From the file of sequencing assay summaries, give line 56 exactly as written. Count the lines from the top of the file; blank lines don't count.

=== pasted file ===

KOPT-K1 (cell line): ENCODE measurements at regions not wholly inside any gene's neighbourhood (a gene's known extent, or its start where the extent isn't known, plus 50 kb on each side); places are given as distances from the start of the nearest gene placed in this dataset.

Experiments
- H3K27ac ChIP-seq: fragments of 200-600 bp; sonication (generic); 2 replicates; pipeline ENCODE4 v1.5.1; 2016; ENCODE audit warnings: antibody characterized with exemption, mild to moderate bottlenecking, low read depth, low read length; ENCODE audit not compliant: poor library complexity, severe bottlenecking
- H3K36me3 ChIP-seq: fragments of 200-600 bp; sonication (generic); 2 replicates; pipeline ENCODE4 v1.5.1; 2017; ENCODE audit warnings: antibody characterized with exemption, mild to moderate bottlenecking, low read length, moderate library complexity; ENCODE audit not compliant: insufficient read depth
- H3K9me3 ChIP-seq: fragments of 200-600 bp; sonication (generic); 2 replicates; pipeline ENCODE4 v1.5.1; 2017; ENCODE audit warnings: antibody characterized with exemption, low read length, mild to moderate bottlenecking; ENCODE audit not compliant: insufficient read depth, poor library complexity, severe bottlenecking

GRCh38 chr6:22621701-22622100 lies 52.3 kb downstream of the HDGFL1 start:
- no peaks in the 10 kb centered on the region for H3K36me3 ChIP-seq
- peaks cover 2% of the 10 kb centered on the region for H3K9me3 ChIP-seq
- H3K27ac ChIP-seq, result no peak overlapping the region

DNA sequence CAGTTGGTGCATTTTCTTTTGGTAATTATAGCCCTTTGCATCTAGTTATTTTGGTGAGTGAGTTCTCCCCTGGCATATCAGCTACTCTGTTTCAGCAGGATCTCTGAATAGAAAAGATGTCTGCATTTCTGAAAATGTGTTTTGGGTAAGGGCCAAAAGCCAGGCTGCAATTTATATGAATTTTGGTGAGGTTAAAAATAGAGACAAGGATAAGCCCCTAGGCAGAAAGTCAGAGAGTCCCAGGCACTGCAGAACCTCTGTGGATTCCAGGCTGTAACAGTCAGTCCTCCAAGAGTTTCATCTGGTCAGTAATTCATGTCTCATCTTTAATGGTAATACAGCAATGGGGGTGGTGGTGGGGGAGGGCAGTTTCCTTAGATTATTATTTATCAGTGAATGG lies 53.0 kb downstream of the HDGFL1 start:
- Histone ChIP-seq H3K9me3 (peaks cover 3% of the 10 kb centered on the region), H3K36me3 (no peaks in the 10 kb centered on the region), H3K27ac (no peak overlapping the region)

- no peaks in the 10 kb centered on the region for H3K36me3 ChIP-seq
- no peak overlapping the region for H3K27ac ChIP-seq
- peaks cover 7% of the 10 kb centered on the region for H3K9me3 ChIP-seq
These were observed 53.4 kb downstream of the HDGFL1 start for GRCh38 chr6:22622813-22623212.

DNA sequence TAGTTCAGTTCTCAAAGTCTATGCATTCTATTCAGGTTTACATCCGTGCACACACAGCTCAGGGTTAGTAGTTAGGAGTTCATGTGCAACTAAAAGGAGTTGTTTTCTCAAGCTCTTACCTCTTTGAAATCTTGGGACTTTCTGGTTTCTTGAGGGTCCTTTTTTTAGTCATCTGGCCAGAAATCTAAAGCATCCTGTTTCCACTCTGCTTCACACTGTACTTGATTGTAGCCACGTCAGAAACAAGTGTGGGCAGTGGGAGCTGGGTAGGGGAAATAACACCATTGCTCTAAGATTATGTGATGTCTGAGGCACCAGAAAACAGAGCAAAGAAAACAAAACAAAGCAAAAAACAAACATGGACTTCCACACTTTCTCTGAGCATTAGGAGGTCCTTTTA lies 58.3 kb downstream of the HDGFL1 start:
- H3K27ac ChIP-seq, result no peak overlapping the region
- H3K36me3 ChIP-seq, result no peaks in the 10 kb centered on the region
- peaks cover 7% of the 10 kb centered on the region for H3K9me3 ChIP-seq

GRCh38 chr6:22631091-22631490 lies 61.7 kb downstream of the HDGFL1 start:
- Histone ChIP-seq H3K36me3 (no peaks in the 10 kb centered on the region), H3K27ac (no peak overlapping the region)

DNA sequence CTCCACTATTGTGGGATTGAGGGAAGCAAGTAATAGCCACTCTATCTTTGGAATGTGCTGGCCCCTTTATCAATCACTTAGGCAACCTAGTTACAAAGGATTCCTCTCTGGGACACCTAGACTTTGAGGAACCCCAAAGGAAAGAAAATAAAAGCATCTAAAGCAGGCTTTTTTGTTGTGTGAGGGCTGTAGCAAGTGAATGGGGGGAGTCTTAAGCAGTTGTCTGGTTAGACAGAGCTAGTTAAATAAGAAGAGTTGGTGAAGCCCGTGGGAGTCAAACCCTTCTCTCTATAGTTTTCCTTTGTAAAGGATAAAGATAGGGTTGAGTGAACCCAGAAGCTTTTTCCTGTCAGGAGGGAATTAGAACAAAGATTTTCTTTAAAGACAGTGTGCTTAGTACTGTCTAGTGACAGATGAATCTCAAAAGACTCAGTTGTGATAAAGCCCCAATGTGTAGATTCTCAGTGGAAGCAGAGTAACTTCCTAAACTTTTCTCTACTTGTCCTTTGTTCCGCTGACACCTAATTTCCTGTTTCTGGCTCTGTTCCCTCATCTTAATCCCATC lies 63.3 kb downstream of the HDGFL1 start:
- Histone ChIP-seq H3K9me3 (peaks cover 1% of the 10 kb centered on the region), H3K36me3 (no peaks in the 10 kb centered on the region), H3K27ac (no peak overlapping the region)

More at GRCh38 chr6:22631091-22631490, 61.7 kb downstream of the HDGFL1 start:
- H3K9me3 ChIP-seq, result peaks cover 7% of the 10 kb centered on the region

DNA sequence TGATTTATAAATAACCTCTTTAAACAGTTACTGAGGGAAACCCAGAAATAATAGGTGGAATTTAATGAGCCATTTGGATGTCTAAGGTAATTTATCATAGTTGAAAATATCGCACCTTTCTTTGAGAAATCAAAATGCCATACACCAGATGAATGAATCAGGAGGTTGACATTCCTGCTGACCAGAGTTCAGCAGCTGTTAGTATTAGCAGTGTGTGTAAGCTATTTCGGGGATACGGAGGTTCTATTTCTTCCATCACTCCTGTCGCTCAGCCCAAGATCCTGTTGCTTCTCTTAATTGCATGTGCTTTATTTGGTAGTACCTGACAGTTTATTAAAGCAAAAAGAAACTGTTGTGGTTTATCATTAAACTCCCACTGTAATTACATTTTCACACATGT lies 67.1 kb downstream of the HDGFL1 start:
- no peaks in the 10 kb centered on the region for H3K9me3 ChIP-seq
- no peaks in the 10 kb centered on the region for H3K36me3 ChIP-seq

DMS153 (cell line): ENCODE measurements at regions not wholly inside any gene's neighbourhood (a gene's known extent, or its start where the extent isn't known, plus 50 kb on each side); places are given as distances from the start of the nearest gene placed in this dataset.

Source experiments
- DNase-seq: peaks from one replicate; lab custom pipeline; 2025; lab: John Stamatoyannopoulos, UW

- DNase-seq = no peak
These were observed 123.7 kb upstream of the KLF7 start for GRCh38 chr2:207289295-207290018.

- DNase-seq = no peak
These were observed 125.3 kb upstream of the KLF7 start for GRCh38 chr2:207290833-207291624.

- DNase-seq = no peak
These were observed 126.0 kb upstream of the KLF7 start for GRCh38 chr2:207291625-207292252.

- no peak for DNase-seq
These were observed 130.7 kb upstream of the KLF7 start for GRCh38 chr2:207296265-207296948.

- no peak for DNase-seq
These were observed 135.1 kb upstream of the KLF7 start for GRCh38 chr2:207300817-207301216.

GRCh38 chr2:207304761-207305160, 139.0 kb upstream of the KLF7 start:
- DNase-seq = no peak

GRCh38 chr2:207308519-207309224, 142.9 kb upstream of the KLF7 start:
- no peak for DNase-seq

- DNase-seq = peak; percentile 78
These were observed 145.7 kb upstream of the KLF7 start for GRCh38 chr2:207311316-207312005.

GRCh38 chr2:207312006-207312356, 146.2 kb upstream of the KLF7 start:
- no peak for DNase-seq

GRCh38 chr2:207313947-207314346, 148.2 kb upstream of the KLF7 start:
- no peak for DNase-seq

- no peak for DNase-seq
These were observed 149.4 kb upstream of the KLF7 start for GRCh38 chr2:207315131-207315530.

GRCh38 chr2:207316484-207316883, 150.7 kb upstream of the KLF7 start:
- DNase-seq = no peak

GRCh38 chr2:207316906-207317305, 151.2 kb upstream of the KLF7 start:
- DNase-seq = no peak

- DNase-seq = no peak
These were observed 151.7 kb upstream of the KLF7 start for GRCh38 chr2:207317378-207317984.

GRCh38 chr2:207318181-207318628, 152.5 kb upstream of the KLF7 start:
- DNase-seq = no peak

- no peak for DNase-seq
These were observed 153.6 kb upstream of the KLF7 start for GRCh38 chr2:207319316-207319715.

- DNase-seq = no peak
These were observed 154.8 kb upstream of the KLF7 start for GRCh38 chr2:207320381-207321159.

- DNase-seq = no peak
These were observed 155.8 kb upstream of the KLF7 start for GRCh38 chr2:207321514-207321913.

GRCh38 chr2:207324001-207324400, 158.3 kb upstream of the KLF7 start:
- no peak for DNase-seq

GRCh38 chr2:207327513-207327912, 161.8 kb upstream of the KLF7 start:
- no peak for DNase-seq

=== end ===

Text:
GRCh38 chr2:207316906-207317305, 151.2 kb upstream of the KLF7 start: